Your charitable giving plan should take into consideration not only your cash contributions, but other resources, most importantly the time being given. Unfortunately, a number of worthy causes are organizations that are not well managed.
4. UNDERSTAND WHAT YOU ARE SUPPORTING. Once one begins to show any sort of sincere interest in a non-profit, one quickly learns of its projects, programs and policies.
Projects typically spend money today or in the near future to accomplish a mission by a certain given date. Think of a new YMCA facility, a specialized hospital wing, or dormitory. Each of these requires an estimated amount of money to be spent on a specific funding schedule. Some of these projects require cash up-front; some require cash to meet progress payments due to contractors and others may require long-term financing for mortgages or equity for the charity.
Programs are often a continuous activity of involvement, with the people the charity sees as its audience. Most often, this takes the form of providing education or medical services to a community that can not afford to pay for these needed services. Instead of brick and mortar spending, program spending is mostly about paying people to work with those in need. “As the poor will always be with us,” the funding needs will almost always be with us. However, the size of the funding support can change based on the flow of contributions and perception of the immediate need.
Policies often deal with the charity’s desire to change the world. This may entail focusing public opinion on a need or attending to a problem. In working toward this goal, interacting with various levels of government is required. This activity is labeled “educating the government,” not specifically lobbying. While the mission of most charities won’t change, their policies can change slowly or dramatically depending on visibility and the political focus.
Understand what you choose to support; projects, programs, or policies. Each can have different funding needs and opportunities.
5. UNDERSTAND THE DIFFERENCES BETWEEN TRADITIONAL CHARITIES vs. MORE VENTURE DRIVEN CHARITIES. Many of the new-multi millionaires have generated their wealth quickly from being involved early in successful companies funded along the way by various venture capitalists. With their newly-achieved fortunes, they want to use the methods that made money for them when they invest in non-profits. I use the term “invest” intentionally, as this is their attitude. They look for a clear mission statement, which appears do-able. They want to see capable management in place, or at least specifically identified. They expect a timetable with specific milestones. Further, they want to see the same level of intensity in the non-profit that they “invest in” as they employed in building their fortunes. Since many made their money in new companies, often they favor new charities. But do not expect them to work their way through the various seats on a board of directors/trustees in the traditional path before they become the anointed leaders!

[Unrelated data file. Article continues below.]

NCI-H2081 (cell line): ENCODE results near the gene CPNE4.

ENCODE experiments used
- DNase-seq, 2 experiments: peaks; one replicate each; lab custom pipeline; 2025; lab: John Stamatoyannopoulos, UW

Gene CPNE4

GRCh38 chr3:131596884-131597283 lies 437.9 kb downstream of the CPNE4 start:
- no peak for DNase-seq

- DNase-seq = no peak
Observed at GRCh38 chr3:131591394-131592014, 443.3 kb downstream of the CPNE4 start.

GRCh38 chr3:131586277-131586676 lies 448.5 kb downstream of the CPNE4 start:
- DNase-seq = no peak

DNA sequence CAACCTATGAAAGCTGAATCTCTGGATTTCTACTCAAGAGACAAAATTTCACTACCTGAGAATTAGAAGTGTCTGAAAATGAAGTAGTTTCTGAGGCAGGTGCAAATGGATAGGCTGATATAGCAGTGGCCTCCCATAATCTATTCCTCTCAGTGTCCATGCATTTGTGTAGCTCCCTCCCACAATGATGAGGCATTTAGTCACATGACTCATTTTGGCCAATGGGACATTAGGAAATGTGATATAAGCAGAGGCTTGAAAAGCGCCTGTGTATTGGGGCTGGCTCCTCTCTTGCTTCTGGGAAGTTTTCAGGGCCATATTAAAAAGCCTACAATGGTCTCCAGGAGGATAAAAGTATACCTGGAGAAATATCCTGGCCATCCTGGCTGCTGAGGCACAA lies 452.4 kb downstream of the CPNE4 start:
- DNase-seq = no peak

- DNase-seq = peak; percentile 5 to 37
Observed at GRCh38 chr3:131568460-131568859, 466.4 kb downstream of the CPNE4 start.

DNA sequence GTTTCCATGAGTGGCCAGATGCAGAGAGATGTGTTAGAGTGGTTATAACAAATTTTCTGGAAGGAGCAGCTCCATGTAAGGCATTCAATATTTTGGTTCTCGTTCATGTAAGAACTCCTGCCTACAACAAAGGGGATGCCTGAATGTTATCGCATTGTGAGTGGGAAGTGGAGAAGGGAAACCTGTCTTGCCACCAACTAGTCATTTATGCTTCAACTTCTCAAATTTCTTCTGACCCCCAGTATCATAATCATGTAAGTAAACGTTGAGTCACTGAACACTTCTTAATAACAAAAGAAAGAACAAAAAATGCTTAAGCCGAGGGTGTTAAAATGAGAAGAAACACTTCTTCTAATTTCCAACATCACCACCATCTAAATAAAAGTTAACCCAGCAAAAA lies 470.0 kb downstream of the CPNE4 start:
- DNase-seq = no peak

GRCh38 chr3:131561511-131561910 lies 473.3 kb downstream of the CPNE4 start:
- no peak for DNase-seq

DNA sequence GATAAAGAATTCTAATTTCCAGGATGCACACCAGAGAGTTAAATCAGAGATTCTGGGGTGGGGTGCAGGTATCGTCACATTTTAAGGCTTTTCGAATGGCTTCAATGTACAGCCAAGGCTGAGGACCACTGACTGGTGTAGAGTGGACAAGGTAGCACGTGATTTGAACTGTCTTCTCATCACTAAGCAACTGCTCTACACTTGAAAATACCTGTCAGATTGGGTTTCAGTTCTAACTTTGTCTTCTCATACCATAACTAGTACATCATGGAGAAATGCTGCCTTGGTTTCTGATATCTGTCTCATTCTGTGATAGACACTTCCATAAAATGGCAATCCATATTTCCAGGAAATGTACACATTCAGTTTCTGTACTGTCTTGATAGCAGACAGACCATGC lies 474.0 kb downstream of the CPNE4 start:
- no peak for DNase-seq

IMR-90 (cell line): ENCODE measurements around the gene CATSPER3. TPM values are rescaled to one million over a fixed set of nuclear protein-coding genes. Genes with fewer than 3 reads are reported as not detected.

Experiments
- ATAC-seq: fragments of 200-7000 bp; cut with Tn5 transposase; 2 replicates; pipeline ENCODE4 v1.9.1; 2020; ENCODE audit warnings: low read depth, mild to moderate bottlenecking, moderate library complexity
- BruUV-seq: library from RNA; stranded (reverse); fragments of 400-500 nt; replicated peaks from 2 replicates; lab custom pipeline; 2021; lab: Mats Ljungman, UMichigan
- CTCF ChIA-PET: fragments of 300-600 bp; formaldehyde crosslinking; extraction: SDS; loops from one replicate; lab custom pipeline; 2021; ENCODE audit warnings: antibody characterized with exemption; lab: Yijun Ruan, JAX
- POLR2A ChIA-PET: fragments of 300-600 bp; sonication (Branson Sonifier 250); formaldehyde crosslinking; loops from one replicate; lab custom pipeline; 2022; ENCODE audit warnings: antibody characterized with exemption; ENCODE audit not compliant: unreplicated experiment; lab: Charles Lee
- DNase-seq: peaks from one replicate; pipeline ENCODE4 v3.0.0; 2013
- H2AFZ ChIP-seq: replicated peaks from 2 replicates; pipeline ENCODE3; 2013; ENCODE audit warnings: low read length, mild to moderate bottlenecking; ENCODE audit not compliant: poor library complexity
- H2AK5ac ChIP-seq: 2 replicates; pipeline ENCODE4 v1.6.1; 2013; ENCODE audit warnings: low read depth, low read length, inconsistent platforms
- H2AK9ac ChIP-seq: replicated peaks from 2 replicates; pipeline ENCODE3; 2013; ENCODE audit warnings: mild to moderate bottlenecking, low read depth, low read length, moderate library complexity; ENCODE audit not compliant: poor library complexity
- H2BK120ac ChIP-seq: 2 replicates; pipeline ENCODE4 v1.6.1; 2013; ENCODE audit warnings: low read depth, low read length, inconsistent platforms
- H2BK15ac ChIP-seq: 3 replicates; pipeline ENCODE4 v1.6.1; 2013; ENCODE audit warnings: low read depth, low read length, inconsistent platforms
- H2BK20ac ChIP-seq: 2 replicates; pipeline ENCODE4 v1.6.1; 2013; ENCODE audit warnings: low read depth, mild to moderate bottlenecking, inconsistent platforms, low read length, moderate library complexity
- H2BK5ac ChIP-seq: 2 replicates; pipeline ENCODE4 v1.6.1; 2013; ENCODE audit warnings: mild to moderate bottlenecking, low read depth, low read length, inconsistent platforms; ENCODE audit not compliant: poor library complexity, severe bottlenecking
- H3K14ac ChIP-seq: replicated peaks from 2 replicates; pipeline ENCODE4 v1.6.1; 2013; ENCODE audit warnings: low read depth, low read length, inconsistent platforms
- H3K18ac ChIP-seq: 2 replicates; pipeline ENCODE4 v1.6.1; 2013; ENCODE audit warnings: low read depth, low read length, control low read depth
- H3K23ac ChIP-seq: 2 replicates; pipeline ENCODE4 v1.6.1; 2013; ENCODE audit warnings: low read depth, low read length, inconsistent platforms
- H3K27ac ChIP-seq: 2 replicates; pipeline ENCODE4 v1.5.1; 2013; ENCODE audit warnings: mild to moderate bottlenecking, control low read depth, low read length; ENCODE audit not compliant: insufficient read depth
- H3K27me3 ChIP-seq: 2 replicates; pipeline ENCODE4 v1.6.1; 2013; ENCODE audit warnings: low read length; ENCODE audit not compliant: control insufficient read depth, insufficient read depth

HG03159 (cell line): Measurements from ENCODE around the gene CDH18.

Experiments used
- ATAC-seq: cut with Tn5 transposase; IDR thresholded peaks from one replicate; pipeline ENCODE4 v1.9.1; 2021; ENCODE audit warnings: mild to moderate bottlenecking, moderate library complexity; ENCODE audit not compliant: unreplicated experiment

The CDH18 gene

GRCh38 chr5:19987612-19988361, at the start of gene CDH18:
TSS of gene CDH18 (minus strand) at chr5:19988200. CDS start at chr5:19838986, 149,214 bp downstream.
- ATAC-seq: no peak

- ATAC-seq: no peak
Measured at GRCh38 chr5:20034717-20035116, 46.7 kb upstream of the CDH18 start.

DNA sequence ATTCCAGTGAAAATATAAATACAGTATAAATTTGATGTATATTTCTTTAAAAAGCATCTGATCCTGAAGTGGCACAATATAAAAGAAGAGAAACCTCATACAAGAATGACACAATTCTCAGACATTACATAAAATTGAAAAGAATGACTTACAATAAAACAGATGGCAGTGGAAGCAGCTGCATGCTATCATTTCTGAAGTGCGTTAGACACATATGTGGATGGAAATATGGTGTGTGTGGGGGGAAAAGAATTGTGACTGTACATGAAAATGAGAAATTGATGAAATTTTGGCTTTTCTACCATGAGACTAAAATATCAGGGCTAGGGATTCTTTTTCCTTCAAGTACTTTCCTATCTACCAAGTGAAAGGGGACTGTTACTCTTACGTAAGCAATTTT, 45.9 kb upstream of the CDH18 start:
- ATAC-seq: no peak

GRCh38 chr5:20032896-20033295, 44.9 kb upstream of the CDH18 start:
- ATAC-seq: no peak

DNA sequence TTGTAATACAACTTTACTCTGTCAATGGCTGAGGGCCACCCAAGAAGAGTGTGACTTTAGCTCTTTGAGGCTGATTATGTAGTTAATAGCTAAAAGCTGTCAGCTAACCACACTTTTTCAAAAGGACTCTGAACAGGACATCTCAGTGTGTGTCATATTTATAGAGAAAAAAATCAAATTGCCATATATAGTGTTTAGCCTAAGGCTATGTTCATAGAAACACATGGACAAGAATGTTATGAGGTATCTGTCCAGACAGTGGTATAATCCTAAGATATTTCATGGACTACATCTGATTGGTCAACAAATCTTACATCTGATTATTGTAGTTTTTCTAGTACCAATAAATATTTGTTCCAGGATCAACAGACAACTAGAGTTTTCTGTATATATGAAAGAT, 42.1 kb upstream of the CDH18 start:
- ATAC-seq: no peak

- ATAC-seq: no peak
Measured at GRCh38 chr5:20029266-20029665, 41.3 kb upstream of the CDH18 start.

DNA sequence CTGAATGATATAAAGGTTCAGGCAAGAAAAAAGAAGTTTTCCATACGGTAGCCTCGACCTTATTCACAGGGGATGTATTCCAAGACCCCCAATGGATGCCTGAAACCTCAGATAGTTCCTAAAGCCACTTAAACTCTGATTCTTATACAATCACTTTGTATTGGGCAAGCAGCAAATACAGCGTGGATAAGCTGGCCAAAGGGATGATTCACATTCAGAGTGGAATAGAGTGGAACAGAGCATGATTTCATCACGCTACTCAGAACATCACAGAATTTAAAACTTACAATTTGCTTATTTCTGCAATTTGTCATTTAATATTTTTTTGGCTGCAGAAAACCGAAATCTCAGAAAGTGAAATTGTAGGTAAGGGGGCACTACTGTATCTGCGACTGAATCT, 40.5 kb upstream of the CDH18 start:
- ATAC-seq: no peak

Understand the differences the way established charities work versus the more venture driven new charities and determine where your comfort level is.
6. MEASURE THE RESULTS. We live in a results-driven world. One of the elements of a well- thought out plan is the measurement of results. Many charities publish self-congratulatory annual reports which trumpet their perceived successes, and the even larger needs facing them. These are like other corporate annual reports or fund reports, which give one side of the story. An intelligent grantor should come up with his/her expectations and measurement yardsticks. In assessing the relative success of a potential gift, one should include personal benefits. For example, listening to great concerts, meeting interesting people, or gaining a deeper understanding of important factors about the community. If other family members have benefitted from these experiences that is also important.
In very human terms, we should periodically measure our efficiency in giving as well as living.
7. SELF-CORRECT. The final stage in any business plan or charitable-giving plan is the feed-back loop so corrections can be made and errors of judgment corrected. Facts believed will prove to be incorrect. One’s knowledge of what is important, will evolve. All of these elements should lead to the next edition of our charitable giving plan.
*One of the advantages of publishing a blog is that I receive feedback. Often some of the most insightful comments are from my family. The topic of this week’s blog was suggested by my writer son, Don, who believes that some multi-millionaires need help in thinking through their gifts to charities. Thanks, Don.